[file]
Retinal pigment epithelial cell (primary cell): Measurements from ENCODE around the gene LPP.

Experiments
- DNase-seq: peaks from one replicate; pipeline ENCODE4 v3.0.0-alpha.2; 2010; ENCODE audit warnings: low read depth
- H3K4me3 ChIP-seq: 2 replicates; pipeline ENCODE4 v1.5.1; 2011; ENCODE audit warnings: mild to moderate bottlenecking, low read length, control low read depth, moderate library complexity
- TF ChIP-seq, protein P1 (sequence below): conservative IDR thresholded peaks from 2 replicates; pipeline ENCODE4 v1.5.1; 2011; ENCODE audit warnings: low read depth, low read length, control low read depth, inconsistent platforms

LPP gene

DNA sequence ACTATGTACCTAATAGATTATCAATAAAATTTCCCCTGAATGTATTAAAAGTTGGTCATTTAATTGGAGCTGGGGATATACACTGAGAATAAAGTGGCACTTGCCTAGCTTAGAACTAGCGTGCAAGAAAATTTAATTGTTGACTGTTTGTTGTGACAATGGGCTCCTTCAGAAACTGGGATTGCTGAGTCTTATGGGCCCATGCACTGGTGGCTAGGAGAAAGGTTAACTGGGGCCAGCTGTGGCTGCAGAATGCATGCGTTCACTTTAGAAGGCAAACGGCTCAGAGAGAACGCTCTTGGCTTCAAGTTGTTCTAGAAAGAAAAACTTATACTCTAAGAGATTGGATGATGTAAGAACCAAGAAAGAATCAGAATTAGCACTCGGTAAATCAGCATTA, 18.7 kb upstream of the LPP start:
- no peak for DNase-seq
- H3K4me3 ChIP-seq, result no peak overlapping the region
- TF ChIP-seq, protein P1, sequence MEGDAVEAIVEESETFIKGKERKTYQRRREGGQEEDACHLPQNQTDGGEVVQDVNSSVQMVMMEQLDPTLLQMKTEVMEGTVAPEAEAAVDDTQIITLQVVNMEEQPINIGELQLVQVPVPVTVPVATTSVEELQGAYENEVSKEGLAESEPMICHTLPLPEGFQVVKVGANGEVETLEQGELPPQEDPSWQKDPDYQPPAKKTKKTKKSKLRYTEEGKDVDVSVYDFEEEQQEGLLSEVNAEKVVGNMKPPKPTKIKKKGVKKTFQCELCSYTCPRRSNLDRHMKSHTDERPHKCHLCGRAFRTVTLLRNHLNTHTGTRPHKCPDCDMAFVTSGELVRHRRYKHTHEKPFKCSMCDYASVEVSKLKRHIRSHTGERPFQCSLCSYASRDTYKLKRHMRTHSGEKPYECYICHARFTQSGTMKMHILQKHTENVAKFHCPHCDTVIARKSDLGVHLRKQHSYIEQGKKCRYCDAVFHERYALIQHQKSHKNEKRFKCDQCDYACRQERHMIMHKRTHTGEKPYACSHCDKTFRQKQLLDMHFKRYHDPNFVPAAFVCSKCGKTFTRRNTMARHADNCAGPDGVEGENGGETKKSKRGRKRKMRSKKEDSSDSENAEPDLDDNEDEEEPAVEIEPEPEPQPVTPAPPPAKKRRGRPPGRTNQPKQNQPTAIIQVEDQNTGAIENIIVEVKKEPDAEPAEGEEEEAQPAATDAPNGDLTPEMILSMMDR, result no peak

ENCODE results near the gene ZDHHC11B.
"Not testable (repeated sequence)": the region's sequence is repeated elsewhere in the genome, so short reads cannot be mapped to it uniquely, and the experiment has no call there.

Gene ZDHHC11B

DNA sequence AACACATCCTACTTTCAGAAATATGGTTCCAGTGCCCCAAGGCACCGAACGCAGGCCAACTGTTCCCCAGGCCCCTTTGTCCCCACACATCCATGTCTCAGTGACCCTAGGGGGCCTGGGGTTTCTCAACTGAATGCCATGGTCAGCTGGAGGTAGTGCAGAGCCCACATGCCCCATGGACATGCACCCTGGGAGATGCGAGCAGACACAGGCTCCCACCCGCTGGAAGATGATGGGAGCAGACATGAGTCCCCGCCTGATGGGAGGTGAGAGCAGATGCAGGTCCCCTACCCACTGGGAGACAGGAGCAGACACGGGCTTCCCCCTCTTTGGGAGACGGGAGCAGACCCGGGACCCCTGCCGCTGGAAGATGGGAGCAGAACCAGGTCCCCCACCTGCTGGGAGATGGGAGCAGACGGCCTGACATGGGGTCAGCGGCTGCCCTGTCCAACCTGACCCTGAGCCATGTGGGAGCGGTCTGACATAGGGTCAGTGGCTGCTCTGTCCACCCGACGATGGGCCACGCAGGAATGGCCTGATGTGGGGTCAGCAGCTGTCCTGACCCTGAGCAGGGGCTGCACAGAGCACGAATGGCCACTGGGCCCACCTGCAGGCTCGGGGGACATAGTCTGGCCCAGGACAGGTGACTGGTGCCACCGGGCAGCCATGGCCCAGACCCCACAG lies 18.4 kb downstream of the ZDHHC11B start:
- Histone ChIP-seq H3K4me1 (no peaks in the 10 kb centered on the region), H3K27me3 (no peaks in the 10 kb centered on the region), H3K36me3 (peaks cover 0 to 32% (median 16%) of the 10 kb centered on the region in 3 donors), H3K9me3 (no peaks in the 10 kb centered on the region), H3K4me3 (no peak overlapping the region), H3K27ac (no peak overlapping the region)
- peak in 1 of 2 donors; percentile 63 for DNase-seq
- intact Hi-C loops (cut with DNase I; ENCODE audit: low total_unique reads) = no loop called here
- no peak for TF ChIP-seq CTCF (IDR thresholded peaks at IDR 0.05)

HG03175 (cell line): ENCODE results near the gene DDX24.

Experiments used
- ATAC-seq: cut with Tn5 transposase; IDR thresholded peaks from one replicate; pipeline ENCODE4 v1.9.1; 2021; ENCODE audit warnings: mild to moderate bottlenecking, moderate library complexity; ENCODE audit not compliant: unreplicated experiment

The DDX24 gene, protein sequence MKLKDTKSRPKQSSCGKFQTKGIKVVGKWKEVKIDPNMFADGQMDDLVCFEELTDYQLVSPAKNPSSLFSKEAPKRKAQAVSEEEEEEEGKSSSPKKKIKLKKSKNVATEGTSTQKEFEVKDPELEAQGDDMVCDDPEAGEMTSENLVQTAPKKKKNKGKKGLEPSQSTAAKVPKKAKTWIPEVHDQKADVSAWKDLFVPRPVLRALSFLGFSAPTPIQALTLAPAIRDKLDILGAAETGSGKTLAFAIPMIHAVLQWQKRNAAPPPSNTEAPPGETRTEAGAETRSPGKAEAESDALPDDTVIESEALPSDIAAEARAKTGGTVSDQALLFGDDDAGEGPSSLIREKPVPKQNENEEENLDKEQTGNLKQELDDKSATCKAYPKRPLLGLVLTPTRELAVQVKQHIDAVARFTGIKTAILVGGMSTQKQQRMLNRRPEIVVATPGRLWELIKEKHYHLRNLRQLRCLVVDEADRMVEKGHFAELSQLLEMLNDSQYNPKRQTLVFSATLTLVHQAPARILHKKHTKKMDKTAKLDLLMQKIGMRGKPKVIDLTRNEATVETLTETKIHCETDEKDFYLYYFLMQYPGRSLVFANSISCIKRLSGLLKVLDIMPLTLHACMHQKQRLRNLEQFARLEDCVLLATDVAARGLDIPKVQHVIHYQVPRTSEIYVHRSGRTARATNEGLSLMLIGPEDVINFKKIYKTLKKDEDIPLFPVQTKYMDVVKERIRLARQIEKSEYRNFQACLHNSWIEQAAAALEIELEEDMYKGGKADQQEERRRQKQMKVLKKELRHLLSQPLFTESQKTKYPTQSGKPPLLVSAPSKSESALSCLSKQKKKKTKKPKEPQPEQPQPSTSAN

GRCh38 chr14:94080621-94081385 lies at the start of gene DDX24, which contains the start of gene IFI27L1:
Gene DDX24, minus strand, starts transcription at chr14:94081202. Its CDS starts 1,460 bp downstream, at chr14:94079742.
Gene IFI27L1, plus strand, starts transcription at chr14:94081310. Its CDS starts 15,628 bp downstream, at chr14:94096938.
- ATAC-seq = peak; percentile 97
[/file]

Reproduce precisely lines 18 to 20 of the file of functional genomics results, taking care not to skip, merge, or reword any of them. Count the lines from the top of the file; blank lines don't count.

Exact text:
- no peak for TF ChIP-seq CTCF (IDR thresholded peaks at IDR 0.05)

HG03175 (cell line): ENCODE results near the gene DDX24.

Experiments used